Pen and Paper Goes Digital
There’s one shortcoming that iPads and other tablets will always have: they’re not pen and paper. For many people, there just is no substitute for a good old-fashioned notebook, but Wacom’s new Bamboo Spark can digitize your notes automatically.
At a price of $160, the Spark comes with a folio, paper, notebook, and a special ballpoint pen. Once the folio pairs with its partner app over Bluetooth, the user can start writing or doodling notes in ink, and see them appear on their iPhone or iPad as digital images.
The Spark’s design uses an electromagnetic resonance sensor in the pad to record the user’s strokes, and transfers them to the pen, so no, you can’t use your favorite Pilot G-2 pen. The Spark’s Bluetooth pen can save up to 100 pages of notes without any data connection, so you can work offline and then transfer everything to the app later.
The app will store each note as a separate page, determining when one note stops and the next begins by the press of a start and stop button on the folio. The user can also export each note as in image file, PDF, or as a .WIL file — an up-and-coming new standard for digital notes. It even has a cloud service called Inkspace so that you can access your notebook from the web.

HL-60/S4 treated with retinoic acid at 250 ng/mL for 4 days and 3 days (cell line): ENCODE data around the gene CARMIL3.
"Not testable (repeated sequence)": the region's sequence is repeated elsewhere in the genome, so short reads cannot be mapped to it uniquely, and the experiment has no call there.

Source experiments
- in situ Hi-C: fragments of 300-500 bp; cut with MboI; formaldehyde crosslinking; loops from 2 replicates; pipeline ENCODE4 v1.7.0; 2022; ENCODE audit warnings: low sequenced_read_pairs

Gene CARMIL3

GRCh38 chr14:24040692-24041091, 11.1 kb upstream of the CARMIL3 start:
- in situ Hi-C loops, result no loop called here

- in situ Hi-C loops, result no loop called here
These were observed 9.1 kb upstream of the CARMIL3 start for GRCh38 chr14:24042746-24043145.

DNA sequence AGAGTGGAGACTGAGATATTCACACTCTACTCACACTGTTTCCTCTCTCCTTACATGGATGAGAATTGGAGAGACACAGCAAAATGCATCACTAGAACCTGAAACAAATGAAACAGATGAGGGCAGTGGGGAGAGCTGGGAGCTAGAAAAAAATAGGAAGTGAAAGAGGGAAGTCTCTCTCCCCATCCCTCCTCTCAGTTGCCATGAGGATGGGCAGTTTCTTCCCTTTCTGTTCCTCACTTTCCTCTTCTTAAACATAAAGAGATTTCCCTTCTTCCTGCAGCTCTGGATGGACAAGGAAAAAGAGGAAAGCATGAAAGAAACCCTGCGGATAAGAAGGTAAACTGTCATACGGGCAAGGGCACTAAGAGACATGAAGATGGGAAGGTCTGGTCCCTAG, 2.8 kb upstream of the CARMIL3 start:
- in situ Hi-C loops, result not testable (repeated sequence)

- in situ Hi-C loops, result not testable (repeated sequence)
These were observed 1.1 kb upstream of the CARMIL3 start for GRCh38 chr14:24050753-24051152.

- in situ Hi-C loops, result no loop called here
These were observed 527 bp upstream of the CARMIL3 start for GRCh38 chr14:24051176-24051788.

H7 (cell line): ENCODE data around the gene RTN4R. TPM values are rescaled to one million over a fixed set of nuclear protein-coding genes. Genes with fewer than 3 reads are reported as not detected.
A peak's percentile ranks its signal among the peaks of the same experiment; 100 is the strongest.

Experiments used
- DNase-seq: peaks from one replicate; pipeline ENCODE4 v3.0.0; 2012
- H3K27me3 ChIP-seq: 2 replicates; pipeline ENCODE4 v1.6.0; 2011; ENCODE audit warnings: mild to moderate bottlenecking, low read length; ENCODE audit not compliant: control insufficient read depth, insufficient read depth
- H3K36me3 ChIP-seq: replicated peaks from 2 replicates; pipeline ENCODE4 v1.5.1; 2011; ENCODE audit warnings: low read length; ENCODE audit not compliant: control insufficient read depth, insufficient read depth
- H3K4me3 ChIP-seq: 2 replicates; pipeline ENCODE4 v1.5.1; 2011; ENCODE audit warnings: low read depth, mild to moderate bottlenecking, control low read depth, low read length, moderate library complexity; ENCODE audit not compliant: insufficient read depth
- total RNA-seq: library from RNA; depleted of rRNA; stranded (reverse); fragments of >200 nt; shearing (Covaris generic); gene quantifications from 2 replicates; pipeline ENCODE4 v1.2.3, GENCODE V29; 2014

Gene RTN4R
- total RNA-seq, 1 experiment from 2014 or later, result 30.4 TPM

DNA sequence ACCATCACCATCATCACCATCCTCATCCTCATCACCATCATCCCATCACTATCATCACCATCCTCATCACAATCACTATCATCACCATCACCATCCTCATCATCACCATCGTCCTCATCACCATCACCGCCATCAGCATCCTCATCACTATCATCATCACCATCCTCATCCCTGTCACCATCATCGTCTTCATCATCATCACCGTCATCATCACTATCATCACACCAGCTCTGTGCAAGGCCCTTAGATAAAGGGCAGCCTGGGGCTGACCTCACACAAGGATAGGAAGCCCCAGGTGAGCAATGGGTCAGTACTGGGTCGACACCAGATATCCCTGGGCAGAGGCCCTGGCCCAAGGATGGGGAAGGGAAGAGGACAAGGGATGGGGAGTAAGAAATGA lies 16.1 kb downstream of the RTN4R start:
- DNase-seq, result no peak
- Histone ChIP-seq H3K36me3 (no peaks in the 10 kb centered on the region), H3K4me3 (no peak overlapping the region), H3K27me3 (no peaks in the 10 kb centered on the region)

It’s not unlike other devices that digitize notes. You still have to boot up an app, and pair it to a device, but the Spark makes all this a bit easier to do.
“The digitization of notes is absolutely product innovation headed in the right direction,” says Tom Ajello, Founder/Creative Director, Makeable. “But you need to live with digital note hardware for a while to fully realize its potential. I personally use a Galaxy Note as my mobile device. The thing that drove me to use it is the integration of a stylus – and the note taking apps that support it.”
However, you don’t have to actually pair the Spark with a device before you use it. You can just jot your notes down anytime, anywhere. You just flip a switch, press a button, and write. Then, press the button again to finish it up. Once you do pair the Spark to the device, it uploads your work.
The question is, though, will people pay $160 for a digital notebook? Or will they stick with their dollar notebooks they can get at Wal-Mart, and type things up later?